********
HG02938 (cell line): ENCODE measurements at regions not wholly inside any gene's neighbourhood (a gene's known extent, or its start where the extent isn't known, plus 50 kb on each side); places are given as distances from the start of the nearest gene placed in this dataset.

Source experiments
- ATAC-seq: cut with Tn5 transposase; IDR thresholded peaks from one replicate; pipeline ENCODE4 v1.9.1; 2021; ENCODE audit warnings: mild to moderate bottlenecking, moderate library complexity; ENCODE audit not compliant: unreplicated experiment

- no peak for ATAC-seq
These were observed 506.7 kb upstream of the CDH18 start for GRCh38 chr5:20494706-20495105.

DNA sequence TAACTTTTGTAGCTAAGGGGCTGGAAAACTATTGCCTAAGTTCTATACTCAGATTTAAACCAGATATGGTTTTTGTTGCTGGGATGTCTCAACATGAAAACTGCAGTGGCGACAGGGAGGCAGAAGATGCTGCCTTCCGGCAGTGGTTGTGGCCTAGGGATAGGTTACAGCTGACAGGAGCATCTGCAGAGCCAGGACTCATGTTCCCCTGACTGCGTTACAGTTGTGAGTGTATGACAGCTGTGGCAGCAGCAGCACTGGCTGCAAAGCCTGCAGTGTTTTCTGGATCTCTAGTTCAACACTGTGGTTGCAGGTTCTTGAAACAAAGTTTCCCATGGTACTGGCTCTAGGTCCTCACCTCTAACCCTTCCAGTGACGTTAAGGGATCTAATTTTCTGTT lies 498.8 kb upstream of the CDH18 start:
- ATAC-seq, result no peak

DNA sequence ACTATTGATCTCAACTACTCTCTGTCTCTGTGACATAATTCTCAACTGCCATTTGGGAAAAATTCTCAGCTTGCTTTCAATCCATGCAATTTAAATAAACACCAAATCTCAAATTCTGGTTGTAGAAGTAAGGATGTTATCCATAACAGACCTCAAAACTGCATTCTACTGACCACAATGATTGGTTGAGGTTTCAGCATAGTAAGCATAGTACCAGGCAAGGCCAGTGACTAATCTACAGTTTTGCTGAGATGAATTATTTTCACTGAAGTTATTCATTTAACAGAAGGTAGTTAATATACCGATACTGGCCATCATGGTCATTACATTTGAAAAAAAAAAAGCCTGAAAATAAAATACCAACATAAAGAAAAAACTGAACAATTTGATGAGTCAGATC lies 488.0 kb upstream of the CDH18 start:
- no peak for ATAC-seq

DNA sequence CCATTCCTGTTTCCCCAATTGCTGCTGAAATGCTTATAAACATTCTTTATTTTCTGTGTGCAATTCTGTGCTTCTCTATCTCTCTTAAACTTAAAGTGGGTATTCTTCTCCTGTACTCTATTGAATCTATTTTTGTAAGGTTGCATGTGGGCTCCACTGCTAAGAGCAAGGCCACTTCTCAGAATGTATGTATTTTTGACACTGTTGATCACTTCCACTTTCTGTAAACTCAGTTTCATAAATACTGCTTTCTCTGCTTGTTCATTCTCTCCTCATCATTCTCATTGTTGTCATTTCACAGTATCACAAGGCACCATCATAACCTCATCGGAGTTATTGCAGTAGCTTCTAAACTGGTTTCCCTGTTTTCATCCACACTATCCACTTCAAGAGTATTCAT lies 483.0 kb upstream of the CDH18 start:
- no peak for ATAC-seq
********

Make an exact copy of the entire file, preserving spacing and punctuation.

HG02938 (cell line): ENCODE measurements at regions not wholly inside any gene's neighbourhood (a gene's known extent, or its start where the extent isn't known, plus 50 kb on each side); places are given as distances from the start of the nearest gene placed in this dataset.

Source experiments
- ATAC-seq: cut with Tn5 transposase; IDR thresholded peaks from one replicate; pipeline ENCODE4 v1.9.1; 2021; ENCODE audit warnings: mild to moderate bottlenecking, moderate library complexity; ENCODE audit not compliant: unreplicated experiment

- no peak for ATAC-seq
These were observed 506.7 kb upstream of the CDH18 start for GRCh38 chr5:20494706-20495105.

DNA sequence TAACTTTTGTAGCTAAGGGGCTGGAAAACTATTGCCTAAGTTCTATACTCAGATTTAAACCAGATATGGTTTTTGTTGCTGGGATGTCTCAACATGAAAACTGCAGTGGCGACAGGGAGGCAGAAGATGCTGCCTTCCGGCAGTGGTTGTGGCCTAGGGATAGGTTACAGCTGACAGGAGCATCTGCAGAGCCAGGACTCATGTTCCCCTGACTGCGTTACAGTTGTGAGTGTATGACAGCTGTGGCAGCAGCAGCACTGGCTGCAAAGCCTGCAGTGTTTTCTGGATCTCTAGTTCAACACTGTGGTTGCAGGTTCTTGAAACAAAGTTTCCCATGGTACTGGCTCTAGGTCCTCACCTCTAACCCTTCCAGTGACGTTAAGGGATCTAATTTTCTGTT lies 498.8 kb upstream of the CDH18 start:
- ATAC-seq, result no peak

DNA sequence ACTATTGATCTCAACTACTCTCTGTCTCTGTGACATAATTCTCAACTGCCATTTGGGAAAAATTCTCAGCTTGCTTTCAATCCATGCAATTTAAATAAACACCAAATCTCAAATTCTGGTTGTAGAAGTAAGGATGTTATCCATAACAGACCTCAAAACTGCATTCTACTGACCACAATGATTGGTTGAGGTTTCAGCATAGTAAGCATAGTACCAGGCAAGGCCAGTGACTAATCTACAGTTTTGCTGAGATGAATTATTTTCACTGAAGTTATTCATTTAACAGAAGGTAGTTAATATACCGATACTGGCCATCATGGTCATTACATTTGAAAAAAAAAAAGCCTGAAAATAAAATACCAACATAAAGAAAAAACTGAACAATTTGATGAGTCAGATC lies 488.0 kb upstream of the CDH18 start:
- no peak for ATAC-seq

DNA sequence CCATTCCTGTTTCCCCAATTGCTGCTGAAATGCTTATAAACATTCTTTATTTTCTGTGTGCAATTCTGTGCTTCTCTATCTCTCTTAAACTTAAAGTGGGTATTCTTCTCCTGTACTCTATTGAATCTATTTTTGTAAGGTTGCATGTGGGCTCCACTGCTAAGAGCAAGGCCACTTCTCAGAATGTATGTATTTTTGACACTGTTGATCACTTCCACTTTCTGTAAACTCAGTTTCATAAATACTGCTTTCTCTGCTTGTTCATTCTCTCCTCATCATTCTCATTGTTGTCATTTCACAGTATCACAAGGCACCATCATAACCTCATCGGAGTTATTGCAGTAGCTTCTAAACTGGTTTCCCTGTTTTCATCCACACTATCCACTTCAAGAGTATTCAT lies 483.0 kb upstream of the CDH18 start:
- no peak for ATAC-seq